“My 16 year old came out as bisexual, and I’m very supportive… I’m just not sure what I should say to her about safe sex. We’ve had ‘the talk’ before, but I had assumed she was straight at the time…”
Question submitted Anonymously
Answered by LaShay Harvey, M.Ed.
It is so exciting to know that you have not only created a space of open communication around sex and sexuality, but that you are also supportive of your child’s decisions! Lucky for you, since you’ve already laid the foundation for safe sex, you can have what I call a “continuation conversation.” Here you can build on the principles I imagine you have already outlined for your daughter—principles that include communication prior to sexual activity, getting tested regularly, and protection. Before I provide some conversation starters, I want to highlight some misconceptions about safe sex and bisexuality, particularly for female-identified folks.
There is no such thing as “riskless sex.” There are many people who are under the impression that two women having sex are not at risk for disease or infection. This is simply not true. Yes, HIV is a very rare occurrence between women and we have never heard of a woman impregnating another woman, but infections like herpes and bacterial vaginosis* can be passed between women.
There is protection. Yes, most everyone knows that male condoms can be found anywhere, in any size, color, flavor, and on and on. But many people have never heard of or know where to find dental dams. They are square or rectangle pieces of latex used as a barrier during oral sex. They help protect against the skin-to-skin transmission of STIs and fluid exchange.
I don’t have to get tested. Getting tested regularly, no matter the gender, is so important. It helps people take responsibility for their own sexual health, it reduces the anxiety around testing the more frequently you do it, and it also sets the bar for what is to be expected from current and future sex partners.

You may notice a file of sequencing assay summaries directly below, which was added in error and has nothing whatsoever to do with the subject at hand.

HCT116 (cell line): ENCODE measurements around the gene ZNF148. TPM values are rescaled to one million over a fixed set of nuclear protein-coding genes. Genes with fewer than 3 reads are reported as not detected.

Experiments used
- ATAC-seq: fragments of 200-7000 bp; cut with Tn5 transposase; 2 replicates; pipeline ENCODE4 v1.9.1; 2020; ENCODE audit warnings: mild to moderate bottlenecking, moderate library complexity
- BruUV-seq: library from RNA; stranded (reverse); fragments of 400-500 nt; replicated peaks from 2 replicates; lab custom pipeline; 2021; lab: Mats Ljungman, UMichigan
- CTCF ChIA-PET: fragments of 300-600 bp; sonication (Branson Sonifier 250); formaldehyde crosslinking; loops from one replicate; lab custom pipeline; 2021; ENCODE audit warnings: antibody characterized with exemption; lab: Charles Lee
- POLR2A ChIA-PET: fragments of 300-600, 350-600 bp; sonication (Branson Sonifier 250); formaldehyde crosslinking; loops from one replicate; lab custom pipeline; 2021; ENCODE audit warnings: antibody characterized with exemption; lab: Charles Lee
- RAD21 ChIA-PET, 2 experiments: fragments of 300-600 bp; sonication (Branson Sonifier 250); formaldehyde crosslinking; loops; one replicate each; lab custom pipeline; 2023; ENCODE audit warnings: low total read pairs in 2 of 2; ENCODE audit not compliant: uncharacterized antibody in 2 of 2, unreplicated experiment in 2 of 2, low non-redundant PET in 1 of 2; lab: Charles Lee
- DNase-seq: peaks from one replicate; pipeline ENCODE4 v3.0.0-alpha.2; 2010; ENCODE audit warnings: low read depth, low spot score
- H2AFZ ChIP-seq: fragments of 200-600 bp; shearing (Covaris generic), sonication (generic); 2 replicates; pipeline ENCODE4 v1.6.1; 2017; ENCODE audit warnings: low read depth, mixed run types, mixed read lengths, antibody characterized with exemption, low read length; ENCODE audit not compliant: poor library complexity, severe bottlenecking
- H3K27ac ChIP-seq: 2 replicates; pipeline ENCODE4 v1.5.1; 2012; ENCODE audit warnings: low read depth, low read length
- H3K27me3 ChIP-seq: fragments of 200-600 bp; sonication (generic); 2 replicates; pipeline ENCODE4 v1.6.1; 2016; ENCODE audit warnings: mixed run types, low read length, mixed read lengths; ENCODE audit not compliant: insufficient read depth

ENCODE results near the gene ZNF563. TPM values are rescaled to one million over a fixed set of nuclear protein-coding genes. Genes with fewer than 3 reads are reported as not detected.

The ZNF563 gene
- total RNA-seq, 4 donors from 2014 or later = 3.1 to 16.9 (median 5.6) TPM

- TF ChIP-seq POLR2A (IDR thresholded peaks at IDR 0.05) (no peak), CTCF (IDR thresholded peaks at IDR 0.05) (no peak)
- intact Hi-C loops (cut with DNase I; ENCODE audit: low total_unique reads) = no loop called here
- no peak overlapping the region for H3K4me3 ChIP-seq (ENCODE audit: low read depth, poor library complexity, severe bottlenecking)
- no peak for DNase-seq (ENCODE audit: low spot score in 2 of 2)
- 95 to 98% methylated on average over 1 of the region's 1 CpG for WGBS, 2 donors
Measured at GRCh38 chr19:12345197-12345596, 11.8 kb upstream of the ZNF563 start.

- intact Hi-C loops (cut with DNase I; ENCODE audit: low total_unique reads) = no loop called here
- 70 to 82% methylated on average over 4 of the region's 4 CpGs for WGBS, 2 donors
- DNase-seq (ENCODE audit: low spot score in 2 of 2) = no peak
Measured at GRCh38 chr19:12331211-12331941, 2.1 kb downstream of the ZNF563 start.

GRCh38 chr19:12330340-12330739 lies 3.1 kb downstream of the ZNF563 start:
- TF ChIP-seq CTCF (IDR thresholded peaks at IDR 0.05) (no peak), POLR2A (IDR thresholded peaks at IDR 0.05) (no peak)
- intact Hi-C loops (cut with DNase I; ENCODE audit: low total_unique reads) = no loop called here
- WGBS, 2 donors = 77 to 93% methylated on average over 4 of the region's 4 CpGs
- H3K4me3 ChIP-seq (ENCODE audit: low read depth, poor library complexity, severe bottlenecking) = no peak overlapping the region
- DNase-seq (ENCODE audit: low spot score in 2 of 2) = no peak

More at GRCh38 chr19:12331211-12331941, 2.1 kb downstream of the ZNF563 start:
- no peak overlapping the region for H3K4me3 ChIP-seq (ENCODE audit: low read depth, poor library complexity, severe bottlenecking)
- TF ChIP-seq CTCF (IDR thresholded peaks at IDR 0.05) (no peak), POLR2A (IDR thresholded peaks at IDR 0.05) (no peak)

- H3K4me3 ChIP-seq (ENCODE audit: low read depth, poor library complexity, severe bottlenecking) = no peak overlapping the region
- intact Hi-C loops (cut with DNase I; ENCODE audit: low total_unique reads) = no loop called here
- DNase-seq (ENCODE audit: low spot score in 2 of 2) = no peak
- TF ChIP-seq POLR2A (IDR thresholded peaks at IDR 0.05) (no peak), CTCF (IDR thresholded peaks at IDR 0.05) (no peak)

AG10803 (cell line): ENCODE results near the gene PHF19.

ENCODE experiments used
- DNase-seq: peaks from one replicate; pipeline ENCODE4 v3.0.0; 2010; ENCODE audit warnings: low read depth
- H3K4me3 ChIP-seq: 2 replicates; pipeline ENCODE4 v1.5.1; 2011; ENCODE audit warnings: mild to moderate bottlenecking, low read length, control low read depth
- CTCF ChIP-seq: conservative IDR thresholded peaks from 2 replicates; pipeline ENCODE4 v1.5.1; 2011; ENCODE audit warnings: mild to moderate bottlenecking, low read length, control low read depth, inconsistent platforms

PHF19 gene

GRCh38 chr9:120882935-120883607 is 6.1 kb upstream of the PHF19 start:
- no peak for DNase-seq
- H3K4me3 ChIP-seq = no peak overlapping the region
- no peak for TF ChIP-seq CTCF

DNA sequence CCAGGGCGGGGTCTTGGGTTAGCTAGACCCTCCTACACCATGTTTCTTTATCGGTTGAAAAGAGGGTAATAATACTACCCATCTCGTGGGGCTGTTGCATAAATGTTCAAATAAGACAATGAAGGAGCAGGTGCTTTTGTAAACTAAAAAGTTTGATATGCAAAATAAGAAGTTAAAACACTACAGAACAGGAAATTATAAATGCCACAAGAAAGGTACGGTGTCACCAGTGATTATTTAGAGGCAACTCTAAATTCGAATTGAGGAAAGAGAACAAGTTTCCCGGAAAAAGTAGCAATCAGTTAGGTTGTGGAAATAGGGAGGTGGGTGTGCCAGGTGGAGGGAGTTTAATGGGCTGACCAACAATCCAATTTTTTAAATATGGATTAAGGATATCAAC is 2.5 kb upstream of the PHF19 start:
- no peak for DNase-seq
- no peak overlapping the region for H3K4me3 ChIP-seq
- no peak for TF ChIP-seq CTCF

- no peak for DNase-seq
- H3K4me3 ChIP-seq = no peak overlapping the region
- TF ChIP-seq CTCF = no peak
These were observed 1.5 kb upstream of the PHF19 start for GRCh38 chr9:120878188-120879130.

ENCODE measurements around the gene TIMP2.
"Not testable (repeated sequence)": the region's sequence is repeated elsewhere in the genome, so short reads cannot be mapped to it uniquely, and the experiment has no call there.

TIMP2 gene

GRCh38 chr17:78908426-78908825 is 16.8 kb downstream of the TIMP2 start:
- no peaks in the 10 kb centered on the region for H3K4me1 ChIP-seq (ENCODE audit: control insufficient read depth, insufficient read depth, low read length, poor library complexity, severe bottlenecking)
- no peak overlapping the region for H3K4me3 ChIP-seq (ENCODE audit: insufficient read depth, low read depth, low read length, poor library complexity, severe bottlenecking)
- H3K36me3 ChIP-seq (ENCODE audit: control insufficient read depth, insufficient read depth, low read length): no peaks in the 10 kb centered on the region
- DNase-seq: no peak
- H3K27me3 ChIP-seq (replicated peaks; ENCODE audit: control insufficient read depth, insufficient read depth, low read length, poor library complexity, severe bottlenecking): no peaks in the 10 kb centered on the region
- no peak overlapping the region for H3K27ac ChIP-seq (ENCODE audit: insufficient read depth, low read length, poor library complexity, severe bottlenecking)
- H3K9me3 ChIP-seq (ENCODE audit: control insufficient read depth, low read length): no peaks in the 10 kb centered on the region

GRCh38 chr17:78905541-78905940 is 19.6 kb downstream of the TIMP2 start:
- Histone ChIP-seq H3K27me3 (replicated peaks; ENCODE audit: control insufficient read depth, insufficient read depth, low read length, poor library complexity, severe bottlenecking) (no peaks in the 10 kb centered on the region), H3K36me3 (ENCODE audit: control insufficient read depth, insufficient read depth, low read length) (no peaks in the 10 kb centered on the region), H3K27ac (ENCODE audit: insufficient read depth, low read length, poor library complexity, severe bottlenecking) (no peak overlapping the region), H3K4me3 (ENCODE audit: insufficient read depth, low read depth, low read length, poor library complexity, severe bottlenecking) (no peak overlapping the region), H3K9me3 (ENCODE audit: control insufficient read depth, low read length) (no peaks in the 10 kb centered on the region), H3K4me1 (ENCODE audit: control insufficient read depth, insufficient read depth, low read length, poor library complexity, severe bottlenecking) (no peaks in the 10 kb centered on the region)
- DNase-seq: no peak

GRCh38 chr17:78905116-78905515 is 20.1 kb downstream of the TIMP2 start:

Now that you have some idea about the misconceptions floating around, you will be better prepared when you have “the talk” again with your daughter. Here are a few ways to help you continue that conversation as smoothly as possible.
Stay calm and don’t panic. The hardest part is over. You have already had a conversation with your daughter about sex. Staying calm allows you to listen and process what your daughter may have to say, as well as provide confident feedback. Spastic parents often appear insecure and less confident to children.
Ask questions. It is always a good idea to ask your child what they think about safe sex in this new space—how confident they feel about being able to practice safe sex with a new identity. Ask what she thinks the barriers to having safe sex may be, and brainstorm ways to help her overcome those barriers.
Keep lines of communication open. Discovering a new identity often comes with many questions and desires. Assure your child that they can come to you when they have questions or just need a sounding board. I remind parents that I work with that: “processing is part of the process.” Your child may be confident about something on Monday and by Friday have seemingly made a 180-degree change. Open lines of communication can better help you and your child navigate this time.
*Bacterial Vaginosis (BV) is not considered a sexually transmitted infection since the bacteria that causes it is already present in the vagina. However, it is a common infection between women who have sex with one another.
And just in case you have a daughter who likes to research on her own (I was totally that kid!), here are a few online resources she can access. Scarleteen specializes in sexuality information for teens to early 20s. Advocates for Youth are all about helping teens and young adults make well-informed sexual health decisions. And there is always the Sexuality Information and Education Council of the United States (SIECUS); they’ve been around for quite a while!
LaShay Harvey, M.Ed., is a sexologist, professor, and researcher from the south, currently living in Baltimore, MD. LaShay teaches a course on sexuality and a course on gender at The University of Baltimore. She also coordinates a study on pelvic inflammatory disease (PID) at The Johns Hopkins University.
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